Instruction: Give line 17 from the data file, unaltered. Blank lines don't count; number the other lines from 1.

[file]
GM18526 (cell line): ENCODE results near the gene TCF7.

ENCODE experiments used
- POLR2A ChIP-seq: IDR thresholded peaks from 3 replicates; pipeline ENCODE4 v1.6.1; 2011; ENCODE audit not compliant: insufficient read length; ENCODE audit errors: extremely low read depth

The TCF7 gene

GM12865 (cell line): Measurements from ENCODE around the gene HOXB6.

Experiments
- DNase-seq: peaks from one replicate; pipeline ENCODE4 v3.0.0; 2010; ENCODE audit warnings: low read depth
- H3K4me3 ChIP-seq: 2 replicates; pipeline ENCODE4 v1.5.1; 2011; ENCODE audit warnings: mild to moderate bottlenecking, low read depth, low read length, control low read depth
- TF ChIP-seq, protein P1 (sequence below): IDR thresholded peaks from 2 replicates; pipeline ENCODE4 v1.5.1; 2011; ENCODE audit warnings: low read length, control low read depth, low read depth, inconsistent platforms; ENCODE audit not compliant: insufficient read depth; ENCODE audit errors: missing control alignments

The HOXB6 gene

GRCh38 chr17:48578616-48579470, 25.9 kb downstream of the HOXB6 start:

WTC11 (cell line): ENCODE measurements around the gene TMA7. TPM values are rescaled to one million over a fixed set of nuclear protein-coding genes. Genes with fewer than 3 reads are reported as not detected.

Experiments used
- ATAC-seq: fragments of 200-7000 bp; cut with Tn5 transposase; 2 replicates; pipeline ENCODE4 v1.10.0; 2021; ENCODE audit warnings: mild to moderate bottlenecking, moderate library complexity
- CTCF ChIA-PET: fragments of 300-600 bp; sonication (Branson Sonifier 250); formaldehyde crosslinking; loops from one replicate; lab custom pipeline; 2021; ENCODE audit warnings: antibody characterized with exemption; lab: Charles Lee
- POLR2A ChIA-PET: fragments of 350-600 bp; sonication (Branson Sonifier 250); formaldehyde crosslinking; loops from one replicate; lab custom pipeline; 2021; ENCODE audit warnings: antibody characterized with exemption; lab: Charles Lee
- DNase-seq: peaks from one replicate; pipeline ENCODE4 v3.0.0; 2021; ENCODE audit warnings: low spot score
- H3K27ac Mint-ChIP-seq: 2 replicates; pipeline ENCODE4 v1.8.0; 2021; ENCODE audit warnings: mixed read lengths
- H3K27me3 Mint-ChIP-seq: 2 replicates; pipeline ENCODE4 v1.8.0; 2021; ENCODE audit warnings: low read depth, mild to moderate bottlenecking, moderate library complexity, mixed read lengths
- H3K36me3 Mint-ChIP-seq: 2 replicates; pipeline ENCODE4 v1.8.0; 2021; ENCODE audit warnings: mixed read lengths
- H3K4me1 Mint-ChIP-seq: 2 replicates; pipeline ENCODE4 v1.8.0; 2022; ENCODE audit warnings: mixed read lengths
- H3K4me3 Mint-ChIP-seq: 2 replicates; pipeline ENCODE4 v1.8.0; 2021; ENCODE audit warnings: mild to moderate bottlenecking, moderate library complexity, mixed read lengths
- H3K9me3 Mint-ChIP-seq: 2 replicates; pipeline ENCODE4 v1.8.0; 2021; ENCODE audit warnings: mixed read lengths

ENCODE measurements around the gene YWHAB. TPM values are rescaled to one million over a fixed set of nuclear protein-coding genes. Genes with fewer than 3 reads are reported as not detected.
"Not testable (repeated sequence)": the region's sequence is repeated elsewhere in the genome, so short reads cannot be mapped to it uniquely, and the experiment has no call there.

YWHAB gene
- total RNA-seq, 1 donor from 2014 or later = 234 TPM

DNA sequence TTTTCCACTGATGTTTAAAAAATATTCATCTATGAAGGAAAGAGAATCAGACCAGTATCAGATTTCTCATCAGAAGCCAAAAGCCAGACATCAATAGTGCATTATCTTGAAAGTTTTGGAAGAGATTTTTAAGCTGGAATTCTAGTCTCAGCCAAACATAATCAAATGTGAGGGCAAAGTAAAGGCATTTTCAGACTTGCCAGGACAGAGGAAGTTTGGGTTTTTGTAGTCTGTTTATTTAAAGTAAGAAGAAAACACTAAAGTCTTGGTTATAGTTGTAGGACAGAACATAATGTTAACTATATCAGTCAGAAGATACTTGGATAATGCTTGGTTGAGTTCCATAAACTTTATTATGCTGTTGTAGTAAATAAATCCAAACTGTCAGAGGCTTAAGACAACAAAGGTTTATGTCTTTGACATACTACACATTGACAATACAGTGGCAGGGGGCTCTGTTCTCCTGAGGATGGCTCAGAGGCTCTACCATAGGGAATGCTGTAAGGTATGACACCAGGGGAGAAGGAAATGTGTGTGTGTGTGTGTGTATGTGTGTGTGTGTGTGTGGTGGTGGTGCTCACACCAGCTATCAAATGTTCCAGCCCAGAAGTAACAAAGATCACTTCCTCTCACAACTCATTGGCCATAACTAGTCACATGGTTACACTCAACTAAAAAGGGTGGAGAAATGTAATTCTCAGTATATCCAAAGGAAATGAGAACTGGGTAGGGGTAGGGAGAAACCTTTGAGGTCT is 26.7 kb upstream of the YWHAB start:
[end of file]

- DNase-seq: peaks from one replicate; pipeline ENCODE4 v3.0.0; 2021; ENCODE audit warnings: low spot score